Tuesday, Apr. 23, 2024

Behind The Stall Door With: Quantum Leap


After Doug Payne lost the ride on a former advanced horse a decade ago, he and his wife Jessica Payne decided they’d start bringing up their own horses so there would always be some youngsters in the pipeline under their ownership.

Quantum Leap was the first of several horses to come to the Paynes as a yearling, and over the past 10 years, he and Doug have developed a solid partnership, completing two five-stars in 2021. On May 1, they became the Land Rover/USEF CCI5*-L National Champions at the Land Rover Kentucky Three-Day Event when they finished third.

The 11-year-old Zweibrucker gelding (Quite Capitol—Report To Sloopy, Corporate Report) was bred by Elizabeth Callahan, who also bred two of Doug’s other current upper level horses, Camarillo and Quiberon.


Quantum Leap with his groom Courtney Carson. Lindsay Berreth Photos

For a time, the Paynes thought they’d have to sell “Quantum” as a 4-year-old, but Susan Drillock stepped in to help and is now a co-owner.

“We’ve had him for going on 10 years, and it’s just getting to be a whole lot of fun,” Doug said. “We know each other extremely well. Especially jumping, he’s super brave and a great galloper. He’s got a ton of blood. He’s going to be really good. I cannot wait. It’s pretty rewarding to have one that’s been with us for that period of time.”

We went behind the stall door with Doug and his groom Courtney Carson to learn more about Quantum.



• “We joke in the barn that he’s the kid who’s naturally really smart and good at things, but he’ll have all this anxiety because it’s a 99 and not a 100 on something—only for his own personal reasons and not because someone’s going to get mad at him,” said Carson, who’s cared for Quantum since he was 5.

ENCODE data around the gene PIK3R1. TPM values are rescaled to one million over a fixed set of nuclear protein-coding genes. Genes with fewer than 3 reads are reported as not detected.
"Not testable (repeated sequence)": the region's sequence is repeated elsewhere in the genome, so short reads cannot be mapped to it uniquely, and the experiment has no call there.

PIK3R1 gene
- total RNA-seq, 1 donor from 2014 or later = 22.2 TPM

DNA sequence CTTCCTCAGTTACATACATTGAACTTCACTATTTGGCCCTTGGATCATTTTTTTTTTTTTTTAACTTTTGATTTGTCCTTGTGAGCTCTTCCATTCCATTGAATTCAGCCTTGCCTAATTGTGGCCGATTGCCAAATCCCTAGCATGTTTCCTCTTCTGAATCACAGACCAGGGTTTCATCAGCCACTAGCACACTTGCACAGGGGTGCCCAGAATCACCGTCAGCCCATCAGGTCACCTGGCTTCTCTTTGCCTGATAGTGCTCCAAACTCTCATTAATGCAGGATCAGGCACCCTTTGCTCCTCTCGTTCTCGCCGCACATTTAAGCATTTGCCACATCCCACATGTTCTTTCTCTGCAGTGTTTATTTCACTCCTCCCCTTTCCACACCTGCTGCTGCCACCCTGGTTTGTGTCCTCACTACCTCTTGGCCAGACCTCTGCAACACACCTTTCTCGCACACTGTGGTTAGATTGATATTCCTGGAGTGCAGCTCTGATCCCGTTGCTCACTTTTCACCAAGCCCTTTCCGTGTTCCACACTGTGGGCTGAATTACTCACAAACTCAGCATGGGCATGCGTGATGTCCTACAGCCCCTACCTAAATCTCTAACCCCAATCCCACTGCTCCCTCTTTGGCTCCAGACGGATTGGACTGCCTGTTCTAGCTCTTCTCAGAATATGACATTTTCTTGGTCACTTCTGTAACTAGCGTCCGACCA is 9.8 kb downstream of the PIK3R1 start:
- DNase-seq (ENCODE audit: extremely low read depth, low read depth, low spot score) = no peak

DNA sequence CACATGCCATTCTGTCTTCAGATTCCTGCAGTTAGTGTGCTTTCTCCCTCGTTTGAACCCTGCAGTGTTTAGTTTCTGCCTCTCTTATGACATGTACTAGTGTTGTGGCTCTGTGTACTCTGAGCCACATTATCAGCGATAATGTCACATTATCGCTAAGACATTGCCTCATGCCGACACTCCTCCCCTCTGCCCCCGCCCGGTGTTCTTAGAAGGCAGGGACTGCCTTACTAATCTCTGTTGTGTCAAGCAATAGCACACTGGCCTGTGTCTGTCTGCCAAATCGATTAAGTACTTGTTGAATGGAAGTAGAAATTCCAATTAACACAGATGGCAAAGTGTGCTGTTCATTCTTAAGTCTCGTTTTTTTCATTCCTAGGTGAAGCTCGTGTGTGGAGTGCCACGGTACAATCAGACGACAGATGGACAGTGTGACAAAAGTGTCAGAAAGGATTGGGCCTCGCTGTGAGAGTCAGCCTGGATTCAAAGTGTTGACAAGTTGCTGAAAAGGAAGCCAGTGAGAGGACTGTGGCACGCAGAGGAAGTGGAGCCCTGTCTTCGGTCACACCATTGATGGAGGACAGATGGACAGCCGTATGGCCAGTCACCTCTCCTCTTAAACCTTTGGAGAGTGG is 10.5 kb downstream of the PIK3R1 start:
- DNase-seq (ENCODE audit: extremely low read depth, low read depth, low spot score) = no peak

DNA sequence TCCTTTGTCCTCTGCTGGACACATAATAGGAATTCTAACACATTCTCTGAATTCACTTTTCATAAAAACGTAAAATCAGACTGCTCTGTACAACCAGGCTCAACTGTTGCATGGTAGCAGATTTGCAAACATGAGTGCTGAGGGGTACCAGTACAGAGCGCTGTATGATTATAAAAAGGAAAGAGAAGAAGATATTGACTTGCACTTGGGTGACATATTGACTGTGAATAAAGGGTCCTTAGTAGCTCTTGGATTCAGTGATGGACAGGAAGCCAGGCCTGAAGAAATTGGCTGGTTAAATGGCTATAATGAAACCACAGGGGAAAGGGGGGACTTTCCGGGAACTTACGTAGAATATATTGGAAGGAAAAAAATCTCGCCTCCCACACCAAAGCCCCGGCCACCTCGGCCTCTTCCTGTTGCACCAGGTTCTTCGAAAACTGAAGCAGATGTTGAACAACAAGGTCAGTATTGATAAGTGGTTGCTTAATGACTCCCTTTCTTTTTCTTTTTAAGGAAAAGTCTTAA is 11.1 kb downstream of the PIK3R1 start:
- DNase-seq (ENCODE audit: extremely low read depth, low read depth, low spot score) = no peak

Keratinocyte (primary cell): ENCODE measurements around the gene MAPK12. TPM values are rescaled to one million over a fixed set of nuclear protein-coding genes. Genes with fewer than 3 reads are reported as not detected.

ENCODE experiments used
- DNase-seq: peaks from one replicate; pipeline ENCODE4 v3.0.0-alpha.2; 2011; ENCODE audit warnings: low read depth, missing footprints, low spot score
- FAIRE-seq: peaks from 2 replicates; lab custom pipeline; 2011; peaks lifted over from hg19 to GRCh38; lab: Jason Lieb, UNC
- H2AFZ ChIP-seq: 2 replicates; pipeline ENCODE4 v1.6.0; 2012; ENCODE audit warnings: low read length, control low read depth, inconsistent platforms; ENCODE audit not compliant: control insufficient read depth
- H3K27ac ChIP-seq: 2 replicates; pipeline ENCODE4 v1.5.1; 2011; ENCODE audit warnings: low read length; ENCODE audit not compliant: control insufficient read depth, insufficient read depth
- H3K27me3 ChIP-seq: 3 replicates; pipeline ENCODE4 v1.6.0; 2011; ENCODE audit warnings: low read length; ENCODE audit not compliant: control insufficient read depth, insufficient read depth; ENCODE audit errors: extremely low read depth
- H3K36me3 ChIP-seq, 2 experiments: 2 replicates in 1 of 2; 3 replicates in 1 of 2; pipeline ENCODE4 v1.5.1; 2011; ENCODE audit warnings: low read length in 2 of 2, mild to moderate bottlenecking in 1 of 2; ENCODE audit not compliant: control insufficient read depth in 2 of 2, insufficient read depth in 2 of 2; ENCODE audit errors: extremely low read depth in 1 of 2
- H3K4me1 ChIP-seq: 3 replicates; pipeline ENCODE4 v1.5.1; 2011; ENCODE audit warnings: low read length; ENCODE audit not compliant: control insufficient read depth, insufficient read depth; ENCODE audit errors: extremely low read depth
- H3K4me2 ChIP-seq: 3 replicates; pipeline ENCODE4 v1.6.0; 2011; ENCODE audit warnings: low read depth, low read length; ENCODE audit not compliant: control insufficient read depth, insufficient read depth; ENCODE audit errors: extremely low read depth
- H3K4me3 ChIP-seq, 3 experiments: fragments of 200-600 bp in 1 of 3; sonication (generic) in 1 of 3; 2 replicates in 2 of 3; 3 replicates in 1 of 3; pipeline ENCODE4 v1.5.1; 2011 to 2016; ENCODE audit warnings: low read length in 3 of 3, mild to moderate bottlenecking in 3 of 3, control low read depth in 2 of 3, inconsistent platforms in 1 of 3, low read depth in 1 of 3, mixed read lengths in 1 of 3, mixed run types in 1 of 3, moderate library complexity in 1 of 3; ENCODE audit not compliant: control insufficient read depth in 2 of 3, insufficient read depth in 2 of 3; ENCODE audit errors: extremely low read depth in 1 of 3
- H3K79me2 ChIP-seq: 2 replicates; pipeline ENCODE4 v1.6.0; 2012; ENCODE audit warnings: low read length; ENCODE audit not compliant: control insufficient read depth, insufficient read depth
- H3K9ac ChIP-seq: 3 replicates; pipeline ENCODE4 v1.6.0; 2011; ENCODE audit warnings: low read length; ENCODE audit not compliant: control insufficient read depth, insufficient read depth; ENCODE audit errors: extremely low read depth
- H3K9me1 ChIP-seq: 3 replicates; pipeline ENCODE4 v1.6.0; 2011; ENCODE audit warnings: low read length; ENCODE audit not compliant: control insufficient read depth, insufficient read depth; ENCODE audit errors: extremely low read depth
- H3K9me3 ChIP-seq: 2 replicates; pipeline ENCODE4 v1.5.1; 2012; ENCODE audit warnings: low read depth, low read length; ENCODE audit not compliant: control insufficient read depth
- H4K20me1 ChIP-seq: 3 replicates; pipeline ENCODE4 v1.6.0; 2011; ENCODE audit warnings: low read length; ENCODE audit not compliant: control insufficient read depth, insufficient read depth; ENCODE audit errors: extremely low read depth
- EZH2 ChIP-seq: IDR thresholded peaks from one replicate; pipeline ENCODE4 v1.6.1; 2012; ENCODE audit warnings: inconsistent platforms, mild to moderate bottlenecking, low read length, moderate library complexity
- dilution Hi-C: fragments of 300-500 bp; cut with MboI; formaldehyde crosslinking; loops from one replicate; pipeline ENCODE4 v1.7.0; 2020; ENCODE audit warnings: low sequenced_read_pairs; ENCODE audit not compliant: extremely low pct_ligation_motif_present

“He’s the sweetest horse in the world. You’d think you could put your grandmother on him. He’s the most kind soul in the world. Holly [Hudspeth’s] young daughter Hailey, who’s really little, has always said this is going to be her first big horse when he’s done. Every year when we’re at Carolina [International (North Carolina)], she has to come up and tell him hi and give him hugs and cookies. He’s definitely a barn favorite.”


• Looking at him from the ground, you wouldn’t necessarily think Quantum was going to be a top-level horse.

“He’s an awkward little horse,” said Carson. “Conformationally, you wouldn’t look at him and go, ‘That’s an upper level horse.’ It wasn’t until his 9-year-old year, he had this awful roach in his back and you would wonder, ‘How?’ Then overnight it was like he suddenly looked like a five-star horse. And it was like, ‘OK, this might be all right.’ ”

Doug—fondly but more bluntly—calls him a dork. When they had to pick a song for Quantum’s show jumping round during the Grand-Prix Eventing at Bruce’s Field (South Carolina) this year, “we just did ‘Famous Friends’ by Chris Young, because it’s always like, ‘Look at these other horses!’ and he’s kind of always the dorky guy who walks along with them,” he said.

 He doesn’t love naps lying down and prefers to catch his Z’s wherever he can. “I call him the Gumby Doll because he’ll stand legs everywhere and sleep,” said Carson with a laugh. He also loves standing on the Theraplate with a haynet.



 Quantum is very careful, scopey and light in the bridle naturally. He goes in a snaffle for all three phases.

 Quantum goes out all night and is often the first one to get ridden in the morning.

 While he doesn’t have a big FEI win on his resume yet, his third-place finish and national championship at Kentucky are proof that he’s on the way up. There, he was the best-performing horse in the jumping phases—adding just 1.2 time penalties to his 25th-place dressage score—other than winner fischerChipmunk FRH.


Doug Payne and Courtney Carson with Quantum Leap.

“He’s been a bit of a sleeper,” he said. “He’s done a lot. He will be winning a lot of things in the future, but the flat just takes a little bit longer. He’s got all the movement and power, but he’s such an overachiever. He would be one to worry about what he’s done wrong and then get nervous about it. If you look at him sideways, he’s like, ‘Oh, I didn’t mean it.’ ”

 Overall, Quantum is a member of the family and a “people” horse. He enjoys watching the Paynes’ children, Hudson and Abby, play in the barn at home or letting fans pet him ringside at an event. “I tell Doug he’s got a place on my couch whenever he wants it,” Carson said. “He’s the sweetest thing and would love to be a house pet.”



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